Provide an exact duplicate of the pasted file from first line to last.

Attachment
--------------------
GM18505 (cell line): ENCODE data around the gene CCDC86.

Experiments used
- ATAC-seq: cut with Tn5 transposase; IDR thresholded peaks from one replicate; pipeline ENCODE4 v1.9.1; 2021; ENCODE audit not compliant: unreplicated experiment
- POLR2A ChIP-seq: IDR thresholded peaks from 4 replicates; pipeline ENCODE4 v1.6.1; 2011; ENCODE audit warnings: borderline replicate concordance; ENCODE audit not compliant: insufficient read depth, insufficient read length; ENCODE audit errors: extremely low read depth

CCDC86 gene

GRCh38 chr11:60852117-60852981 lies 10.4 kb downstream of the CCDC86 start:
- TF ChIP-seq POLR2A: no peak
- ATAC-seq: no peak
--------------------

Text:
GM18505 (cell line): ENCODE data around the gene CCDC86.

Experiments used
- ATAC-seq: cut with Tn5 transposase; IDR thresholded peaks from one replicate; pipeline ENCODE4 v1.9.1; 2021; ENCODE audit not compliant: unreplicated experiment
- POLR2A ChIP-seq: IDR thresholded peaks from 4 replicates; pipeline ENCODE4 v1.6.1; 2011; ENCODE audit warnings: borderline replicate concordance; ENCODE audit not compliant: insufficient read depth, insufficient read length; ENCODE audit errors: extremely low read depth

CCDC86 gene

GRCh38 chr11:60852117-60852981 lies 10.4 kb downstream of the CCDC86 start:
- TF ChIP-seq POLR2A: no peak
- ATAC-seq: no peak